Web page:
We pride ourselves on our individualism. Human rights, personal freedom, despise for bias based on group identity (ethnicity, religion, etc.) – these are the core tenants of the societies in which we live. These are values that we are right to treasure, as they have brought about an age of prosperity and human welfare never seen before in history. Coming from this perspective, however, it can be challenging when learning some sections of the Torah that seem to condone collective punishment (e.g. Devarim 11:11-21 and 13:13-19) Indeed, the Torah itself surely must find this an anathema, as we are warned many times against punishing one for the sin of another (e.g. Yechezkel 18:20).
So how can we resolve this contradiction?
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Noach is the only person to be described as a Tzadik (righteous) by the Torah itself. At the same time, he is constantly compared to the rest of his generation, as the parsha famously opens “Noach was a righteous man; he was blameless in his age.” Whist the midrash focuses on this juxtaposition either to emphasise or to qualify his righteousness, other commentaries focus on a different element of his relationship with his society. Why was Noach the only one? We can understand that at the beginning of his journey, he alone was faithful to Hashem. But after 120 years of building the ark, did he not gain even one single follower? Could he not reach out and grow his sphere of influence to convince another to join him on the ark?
Was Noach under any formal obligation or duty to help save his fellow? Not that we know of. But was it his moral duty to do what he could to mend the evils of his society? Absolutely. And though all his deeds may have been perfectly righteous, he did not live up to Hashem’s expectations of moral leadership.
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This could be the key to resolving our contradiction. For a court or a government to judge one person based on the actions of another – this is surely unjust. But does this also mean that we excuse the individual of their moral responsibility for the culture and character of the society in which they live? Certainly not.
Rav Moshe Lichtenstein, Rosh Yeshiva of Har Etzion, explains it like this: when a society says that something is not allowed or forbidden, it doesn’t always mean the same thing. There are things that are wrong, but that people still do – and things that are simply ‘not done’.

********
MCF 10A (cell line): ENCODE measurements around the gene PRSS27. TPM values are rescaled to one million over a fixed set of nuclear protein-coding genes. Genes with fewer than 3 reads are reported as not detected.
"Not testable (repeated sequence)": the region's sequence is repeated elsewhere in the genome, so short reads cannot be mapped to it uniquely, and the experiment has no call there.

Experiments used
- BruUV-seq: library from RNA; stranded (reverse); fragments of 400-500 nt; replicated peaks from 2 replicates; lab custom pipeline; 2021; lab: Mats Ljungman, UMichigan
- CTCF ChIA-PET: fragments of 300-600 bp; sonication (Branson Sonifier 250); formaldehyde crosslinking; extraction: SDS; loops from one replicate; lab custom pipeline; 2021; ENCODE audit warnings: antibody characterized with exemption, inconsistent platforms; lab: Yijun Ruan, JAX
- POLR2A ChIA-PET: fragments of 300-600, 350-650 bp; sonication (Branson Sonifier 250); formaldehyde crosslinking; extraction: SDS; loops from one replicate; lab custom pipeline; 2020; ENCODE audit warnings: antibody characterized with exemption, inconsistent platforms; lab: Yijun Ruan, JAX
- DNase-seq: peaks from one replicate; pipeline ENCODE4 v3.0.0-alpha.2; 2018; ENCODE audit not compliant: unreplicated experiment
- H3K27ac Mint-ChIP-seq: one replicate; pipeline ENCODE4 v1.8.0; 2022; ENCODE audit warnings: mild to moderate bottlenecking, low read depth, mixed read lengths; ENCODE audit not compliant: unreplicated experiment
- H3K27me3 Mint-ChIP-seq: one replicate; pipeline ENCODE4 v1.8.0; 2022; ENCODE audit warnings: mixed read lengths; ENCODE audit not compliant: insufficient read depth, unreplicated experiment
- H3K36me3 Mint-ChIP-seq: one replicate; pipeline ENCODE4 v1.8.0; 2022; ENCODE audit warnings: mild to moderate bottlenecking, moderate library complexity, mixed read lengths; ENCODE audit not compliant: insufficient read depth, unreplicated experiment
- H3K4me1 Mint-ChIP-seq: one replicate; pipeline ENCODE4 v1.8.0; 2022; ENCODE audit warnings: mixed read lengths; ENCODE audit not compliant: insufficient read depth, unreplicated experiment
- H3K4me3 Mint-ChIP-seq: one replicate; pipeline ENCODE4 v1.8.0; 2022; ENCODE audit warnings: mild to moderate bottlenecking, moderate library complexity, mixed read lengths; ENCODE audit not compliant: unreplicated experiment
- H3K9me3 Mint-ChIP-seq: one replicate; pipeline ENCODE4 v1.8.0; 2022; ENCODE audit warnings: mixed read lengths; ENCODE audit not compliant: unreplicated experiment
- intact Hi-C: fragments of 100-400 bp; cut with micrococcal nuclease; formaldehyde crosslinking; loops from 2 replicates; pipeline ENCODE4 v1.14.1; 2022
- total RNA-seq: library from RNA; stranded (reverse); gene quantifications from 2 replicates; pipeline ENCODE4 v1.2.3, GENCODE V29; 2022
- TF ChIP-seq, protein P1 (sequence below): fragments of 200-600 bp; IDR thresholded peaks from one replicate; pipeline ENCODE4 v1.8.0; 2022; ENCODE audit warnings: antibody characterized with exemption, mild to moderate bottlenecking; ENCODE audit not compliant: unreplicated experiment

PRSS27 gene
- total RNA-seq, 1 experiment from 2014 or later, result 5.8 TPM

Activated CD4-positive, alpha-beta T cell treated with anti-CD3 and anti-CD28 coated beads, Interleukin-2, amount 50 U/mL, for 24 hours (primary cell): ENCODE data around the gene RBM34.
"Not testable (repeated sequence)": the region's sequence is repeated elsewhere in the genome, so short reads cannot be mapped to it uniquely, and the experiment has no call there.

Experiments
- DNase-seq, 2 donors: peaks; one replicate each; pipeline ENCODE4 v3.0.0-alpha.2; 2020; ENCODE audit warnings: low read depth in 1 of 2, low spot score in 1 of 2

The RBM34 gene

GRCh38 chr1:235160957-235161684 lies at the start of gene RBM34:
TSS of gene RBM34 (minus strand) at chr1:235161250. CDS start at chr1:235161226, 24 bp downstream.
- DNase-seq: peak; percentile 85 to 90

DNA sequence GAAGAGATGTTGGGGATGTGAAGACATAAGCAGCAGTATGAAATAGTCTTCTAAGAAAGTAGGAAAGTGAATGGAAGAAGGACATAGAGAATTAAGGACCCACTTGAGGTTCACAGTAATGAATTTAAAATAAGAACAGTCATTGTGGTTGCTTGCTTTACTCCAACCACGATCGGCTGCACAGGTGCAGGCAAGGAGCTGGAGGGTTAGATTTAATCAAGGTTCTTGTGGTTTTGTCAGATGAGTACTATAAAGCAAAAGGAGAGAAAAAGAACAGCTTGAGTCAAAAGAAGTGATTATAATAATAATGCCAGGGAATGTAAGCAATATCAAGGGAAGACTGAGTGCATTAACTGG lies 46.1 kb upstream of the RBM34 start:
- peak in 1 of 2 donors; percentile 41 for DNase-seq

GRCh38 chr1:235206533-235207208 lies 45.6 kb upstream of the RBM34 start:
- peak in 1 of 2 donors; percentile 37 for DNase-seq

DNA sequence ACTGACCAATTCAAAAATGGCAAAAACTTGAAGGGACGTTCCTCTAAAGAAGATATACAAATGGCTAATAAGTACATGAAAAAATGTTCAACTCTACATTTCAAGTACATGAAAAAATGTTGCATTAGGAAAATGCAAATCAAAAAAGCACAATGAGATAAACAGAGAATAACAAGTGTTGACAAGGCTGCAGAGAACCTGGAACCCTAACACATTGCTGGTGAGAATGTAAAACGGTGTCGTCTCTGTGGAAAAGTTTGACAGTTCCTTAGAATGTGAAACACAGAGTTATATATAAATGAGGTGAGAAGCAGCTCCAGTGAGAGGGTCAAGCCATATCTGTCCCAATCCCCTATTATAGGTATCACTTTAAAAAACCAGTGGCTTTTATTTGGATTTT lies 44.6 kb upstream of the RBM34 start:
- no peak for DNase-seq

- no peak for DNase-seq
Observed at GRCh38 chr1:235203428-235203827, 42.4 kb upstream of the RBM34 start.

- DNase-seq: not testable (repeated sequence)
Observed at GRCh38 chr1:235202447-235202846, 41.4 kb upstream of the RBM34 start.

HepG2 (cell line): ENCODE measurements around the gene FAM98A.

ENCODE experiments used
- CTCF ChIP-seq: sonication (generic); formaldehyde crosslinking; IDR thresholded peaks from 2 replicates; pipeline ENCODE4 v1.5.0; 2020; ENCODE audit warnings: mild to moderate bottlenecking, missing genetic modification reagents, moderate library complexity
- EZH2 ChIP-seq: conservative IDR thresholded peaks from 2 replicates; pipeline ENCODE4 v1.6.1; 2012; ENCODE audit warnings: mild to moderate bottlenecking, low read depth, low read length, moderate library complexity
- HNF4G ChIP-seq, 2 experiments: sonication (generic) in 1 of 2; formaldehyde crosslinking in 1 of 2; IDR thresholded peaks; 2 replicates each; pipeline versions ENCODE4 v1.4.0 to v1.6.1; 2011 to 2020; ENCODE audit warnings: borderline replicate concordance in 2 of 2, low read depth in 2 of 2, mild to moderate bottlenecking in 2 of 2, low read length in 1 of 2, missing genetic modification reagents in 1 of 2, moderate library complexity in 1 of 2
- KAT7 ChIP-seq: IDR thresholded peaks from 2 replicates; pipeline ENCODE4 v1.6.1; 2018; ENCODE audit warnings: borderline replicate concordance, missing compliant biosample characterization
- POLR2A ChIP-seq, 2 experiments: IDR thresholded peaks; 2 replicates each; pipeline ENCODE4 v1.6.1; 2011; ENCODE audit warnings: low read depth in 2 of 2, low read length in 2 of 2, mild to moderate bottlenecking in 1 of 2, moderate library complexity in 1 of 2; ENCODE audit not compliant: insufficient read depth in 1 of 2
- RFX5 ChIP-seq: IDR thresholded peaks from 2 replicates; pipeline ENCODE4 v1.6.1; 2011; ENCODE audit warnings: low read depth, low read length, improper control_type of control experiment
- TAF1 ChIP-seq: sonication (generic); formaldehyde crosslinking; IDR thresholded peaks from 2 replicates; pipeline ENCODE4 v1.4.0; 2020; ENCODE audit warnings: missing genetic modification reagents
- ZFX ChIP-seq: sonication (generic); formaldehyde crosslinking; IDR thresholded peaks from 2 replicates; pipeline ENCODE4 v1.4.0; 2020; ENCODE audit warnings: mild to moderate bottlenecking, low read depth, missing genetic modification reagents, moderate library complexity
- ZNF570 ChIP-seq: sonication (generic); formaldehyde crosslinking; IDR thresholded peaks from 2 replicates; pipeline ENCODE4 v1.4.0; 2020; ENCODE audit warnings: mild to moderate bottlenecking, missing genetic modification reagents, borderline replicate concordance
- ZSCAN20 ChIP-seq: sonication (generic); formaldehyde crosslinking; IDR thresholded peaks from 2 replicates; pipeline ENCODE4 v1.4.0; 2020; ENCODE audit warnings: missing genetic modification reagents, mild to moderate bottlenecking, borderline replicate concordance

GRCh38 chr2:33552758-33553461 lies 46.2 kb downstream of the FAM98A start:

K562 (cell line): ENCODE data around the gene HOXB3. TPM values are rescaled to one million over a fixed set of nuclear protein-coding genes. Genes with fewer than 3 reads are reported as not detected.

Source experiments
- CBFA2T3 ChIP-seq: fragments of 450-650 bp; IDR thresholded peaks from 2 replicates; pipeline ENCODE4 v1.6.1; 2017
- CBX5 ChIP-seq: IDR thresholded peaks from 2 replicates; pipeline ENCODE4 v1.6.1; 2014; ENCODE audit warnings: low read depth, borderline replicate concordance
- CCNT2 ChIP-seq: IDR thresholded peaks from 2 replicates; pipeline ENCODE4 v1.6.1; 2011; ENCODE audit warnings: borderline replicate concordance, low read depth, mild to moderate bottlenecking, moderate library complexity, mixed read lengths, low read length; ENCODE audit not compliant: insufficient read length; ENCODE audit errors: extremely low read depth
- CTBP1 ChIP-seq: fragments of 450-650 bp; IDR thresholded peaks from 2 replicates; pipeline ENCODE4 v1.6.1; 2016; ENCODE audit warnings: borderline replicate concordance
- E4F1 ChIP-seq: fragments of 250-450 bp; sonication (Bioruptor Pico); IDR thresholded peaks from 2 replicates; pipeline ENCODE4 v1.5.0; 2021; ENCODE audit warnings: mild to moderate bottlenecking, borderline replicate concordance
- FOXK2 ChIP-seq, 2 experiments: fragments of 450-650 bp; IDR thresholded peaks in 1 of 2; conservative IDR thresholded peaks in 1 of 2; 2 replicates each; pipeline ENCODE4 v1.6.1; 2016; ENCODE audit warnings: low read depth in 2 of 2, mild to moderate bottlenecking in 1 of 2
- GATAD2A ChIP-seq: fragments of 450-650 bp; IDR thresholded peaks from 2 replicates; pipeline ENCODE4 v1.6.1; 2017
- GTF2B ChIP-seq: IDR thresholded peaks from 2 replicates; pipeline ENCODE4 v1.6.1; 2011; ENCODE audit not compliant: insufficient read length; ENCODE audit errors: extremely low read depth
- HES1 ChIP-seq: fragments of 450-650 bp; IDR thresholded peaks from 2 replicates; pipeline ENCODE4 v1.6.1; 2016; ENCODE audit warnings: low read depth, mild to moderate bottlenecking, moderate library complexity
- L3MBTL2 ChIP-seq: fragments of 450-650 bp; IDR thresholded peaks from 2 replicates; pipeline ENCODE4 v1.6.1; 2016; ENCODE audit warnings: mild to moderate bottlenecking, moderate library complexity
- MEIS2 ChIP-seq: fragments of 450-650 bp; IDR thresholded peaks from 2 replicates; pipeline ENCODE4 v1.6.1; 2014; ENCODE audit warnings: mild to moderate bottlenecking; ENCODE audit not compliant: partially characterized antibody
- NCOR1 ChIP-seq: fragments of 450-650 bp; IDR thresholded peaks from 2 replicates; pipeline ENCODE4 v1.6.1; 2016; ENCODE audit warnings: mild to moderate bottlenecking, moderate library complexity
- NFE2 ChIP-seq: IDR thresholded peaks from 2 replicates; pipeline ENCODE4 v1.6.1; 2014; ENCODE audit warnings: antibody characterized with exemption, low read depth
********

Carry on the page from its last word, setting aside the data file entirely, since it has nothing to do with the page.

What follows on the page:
Let me explain. Imagine you are sitting around the Shabbat table with some friends, and at one point, Reuven says something about Shimon that insults him. If Shimon were to respond to this insult by lashing out violently – we would find this shocking and unacceptable and would surely make this know to him. This is not how we behave in our society, not something that we tolerate.
And yet, if Shimon responded instead by telling over lashon hara at the Shabbat table the very next week about Reuven, though we all agree this is wrong, no one would be in uproar about it.
Rav Moshe explains, though in this case we did not speak the lashon hara ourselves, we bear responsibility for making it acceptable in our culture. Ultimately, what is considered beyond the pale, ‘not done’ – as opposed to being wrong, but still accepted – is up to each and every one of us.
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This war with Hamas will be long and costly – not just to Israel, but to the civilians in Gaza as well. Is this fair? Is this just? What responsibility do these innocent people bear, after all? Indeed, they are not combatants, and will not be targeted in the IDF’s offense, and we are thankful and proud of the strong moral backbone of our army. But the residents of Gaza cannot wipe their hands clean of the atrocities that started this war. We at not just at war with Hamas, but with a culture that accepts such cruelty, tolerates such violence. They may not have taken lives with their own hands, but they glorified those who did. They may have not fired any rockets, but they celebrated the havoc they caused. They may have thought it was wrong, but they let it happen.
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In a similar sense, all of Am Yisrael is responsible for the outcome of this war. Over the past year, across the spectrum of Am Yisrael, we began to act like Noach. We were satisfied that we ourselves were righteous, but we stopped looking at the rest of the nation like they were our responsibility. We shut each other out, seeking safety in our own echo chambers. We forsook this fundamental duty to bridge the gap, to reach out, to create open spheres of influence that would encourage change, growth and peace. At this time, when war has brought us together again, we must reflect on how we can re-open channels of communication, re-instil a broad sense of communal responsibility, and reignite the mantra of ‘kol Yisrael areivim zeh bazeh’.